Cheese -- Explore a new Taste

Setting out to find a new cheese to add to your life is a great way to
spend a weekend afternoon. There are some great spots in just about
every city to explore new tastes. Once you find your new cheese, having
it loose its flavor or dry out before you can share it with others is a
sad moment. So let's talk about caring for the cheese.

As a rule, you shouldn't slice up your hunk of cheese before you are
ready to use it. Unpasteurized cheese will begin to loose subtlety and
aroma once it is sliced and more area is exposed to the oxygen in the
air. So keep them in hunks as long as you can.

Find out from your cheese vendor, or from searching the Internet, what
conditions were used to mature your new found cheese. Storing your
cheese in the same conditions is often the best way to keep it
flavorful. For hard, semi-hard and semi-soft cheeses the normal storing
temperature is about 8-13 C (about 46 degrees Fahrenheit) for example.
Cheese stored in the refrigerator should be removed about an hour and a
half before serving, letting the cheese warm up allows the flavor and
aroma to develop.

Keeping your cheese wrapped in waxed paper is much better than a plastic
wrap or plastic container. Waxed paper, inside a loose-fitting storing
bag will not lose humidity and will maintain air circulation. Plastic
will often condense air and trap moisture. One exception to this would
be blue cheese. Mould spores from blue cheese spread quickly and easily.
If they stayed on the cheese that would be fine, but they don't, and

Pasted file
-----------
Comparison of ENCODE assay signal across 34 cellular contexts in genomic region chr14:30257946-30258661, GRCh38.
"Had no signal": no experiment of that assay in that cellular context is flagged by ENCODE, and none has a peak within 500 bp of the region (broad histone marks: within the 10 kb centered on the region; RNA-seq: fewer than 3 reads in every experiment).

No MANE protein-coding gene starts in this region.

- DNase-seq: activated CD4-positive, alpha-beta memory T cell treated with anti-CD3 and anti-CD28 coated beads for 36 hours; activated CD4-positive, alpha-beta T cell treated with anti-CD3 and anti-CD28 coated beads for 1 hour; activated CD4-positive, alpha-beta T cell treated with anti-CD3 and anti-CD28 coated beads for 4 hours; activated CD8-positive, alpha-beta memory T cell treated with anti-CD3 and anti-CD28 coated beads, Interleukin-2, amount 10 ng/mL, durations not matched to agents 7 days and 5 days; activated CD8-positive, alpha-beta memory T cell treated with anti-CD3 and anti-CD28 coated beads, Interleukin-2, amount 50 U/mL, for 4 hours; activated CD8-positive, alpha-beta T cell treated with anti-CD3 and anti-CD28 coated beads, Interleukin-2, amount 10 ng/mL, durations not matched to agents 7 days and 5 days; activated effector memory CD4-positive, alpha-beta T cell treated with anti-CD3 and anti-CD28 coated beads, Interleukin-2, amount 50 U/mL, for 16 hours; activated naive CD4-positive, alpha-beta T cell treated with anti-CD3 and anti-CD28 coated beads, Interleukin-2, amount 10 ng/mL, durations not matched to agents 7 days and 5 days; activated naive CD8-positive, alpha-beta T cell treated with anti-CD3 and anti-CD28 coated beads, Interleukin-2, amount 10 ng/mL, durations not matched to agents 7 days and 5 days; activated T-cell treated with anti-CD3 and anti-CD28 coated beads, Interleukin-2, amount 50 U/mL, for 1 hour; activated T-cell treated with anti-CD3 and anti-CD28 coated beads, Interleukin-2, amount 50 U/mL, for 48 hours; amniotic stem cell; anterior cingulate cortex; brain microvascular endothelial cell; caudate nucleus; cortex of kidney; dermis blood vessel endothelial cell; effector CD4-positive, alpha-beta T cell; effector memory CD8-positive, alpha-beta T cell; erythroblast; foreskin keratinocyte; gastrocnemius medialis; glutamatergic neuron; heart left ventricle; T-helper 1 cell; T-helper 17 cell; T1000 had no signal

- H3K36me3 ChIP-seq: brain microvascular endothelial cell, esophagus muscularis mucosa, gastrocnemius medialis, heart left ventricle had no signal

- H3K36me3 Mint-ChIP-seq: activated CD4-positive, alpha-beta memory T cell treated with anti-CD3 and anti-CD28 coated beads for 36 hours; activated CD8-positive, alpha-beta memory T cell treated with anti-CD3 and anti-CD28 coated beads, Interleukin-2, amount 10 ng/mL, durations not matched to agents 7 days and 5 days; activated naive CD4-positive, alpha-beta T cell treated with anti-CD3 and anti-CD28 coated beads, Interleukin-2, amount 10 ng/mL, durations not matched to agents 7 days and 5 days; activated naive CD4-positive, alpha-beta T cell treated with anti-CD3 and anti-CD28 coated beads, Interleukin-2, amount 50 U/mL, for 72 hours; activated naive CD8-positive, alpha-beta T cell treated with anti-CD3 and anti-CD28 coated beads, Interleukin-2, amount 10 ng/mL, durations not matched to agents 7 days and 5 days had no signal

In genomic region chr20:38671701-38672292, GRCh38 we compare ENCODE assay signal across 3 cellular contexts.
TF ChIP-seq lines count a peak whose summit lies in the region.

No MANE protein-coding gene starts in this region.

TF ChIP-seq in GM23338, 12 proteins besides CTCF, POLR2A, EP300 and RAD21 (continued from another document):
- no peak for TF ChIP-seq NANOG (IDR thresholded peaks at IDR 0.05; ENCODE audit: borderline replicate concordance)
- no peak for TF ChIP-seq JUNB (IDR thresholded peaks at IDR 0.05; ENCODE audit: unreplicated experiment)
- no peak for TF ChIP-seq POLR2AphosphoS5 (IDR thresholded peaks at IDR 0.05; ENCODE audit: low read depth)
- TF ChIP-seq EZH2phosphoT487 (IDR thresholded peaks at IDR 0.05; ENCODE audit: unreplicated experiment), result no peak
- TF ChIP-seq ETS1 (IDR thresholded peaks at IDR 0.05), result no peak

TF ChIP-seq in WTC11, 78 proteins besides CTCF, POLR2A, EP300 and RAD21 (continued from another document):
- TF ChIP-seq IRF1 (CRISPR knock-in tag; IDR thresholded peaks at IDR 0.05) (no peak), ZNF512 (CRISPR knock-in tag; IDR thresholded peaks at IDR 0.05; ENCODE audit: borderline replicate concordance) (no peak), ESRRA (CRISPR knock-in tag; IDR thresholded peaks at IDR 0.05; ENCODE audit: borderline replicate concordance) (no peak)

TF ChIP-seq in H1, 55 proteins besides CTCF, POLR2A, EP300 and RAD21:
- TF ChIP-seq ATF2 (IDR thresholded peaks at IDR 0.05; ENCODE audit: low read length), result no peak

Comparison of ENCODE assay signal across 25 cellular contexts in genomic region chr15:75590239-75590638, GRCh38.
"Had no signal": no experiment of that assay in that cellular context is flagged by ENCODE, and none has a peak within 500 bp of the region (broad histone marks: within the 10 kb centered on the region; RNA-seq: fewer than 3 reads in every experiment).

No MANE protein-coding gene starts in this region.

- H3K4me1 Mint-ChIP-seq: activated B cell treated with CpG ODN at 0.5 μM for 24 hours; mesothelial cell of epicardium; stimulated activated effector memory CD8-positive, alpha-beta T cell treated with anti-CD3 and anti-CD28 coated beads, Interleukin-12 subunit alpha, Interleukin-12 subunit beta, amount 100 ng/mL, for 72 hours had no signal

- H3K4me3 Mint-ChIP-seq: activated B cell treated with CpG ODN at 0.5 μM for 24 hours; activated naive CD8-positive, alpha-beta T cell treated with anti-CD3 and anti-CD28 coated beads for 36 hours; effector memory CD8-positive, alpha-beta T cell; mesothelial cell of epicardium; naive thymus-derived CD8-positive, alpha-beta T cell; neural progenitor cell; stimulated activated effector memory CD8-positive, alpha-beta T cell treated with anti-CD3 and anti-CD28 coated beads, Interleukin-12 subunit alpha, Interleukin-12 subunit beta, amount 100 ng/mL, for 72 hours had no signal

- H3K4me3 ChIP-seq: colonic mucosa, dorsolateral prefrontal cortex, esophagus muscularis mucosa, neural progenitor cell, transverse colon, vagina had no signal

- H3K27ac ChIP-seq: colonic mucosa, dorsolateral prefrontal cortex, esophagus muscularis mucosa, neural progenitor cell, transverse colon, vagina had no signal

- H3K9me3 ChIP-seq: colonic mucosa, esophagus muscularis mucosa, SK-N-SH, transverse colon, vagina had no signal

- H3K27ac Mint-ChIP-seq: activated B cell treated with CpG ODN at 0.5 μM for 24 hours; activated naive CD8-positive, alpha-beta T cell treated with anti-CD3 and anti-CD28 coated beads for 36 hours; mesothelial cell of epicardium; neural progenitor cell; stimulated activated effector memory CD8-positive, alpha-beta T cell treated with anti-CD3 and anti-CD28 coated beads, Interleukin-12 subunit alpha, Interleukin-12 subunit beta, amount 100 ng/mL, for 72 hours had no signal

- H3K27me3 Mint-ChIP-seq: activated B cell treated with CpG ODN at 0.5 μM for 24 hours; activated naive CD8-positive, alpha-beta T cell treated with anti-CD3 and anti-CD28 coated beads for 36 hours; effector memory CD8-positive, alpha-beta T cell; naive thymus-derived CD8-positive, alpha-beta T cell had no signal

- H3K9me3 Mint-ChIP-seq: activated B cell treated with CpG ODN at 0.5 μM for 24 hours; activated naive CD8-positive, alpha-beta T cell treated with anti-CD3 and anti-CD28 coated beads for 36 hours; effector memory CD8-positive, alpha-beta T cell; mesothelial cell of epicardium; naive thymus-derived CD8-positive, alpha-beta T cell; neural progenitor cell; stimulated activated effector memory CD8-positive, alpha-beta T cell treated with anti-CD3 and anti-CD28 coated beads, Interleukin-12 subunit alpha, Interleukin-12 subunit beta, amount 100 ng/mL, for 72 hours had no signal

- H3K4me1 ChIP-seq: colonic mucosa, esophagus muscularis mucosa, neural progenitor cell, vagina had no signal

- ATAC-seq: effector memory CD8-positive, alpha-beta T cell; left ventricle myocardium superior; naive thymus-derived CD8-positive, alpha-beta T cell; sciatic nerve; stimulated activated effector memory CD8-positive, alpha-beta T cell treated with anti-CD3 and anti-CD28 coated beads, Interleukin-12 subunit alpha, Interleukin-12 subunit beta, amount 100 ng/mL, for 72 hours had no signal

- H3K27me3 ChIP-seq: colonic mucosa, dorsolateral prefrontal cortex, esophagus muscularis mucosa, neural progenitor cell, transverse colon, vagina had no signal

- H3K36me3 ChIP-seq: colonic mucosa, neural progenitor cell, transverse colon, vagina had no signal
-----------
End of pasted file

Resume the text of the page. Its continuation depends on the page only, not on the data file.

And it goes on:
quickly spread to anything close to them. Cheeses contain living
organisms that must not be cut off from air, yet it is important not to
let a cheese dry out.

Most cheese are like sponges for other strong smelling odors, so you
don't want to store cheese next to the garlic dip, or anything that
might damage the cheese's flavors.

So what cheese should we be looking for? Really it depends a great deal
on what we might be serving with the cheese. If wine is on the list,
then that may make it a bit easier to narrow down a good new cheese to
bring home.

The rule of thumb for finding cheese to serve with wine is: the whiter
and fresher the cheese the crisper and fruitier the wine. White wines
normally go better with more cheeses than reds wines do, but a dry fresh
red wine goes very well with soft cheeses, especially goat milk types.
Light fruity red wines are often the best matches for other cheeses, but
the heavier reds are a hard match with cheese. Sweet wines a great with
the cheeses that have a high acidity, the contrast in tastes is often
very enjoyable. Dry champagnes a great choice with bloomy white rinds.

The matching of cheese and wine is such an old culinary tradition that
when you are first starting out on the matching exploration of these
two, try combinations which include cheese and wine from the same
geographical regions. There are probably good reasons they make the
cheese and wine they do.

Personal enjoyment is the last and final line of judgment. So enjoy
yourself and have a great time exploring new tastes.

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About The Author, Jerry Powell
Jerry Powell is the Owner of a Popular site Know asGourmet911.com. As you can see from our name, we are here to help you learn more about different kinds ofGourmet food and Wines, Coffees from all around the world. http://www.gourmet911.com/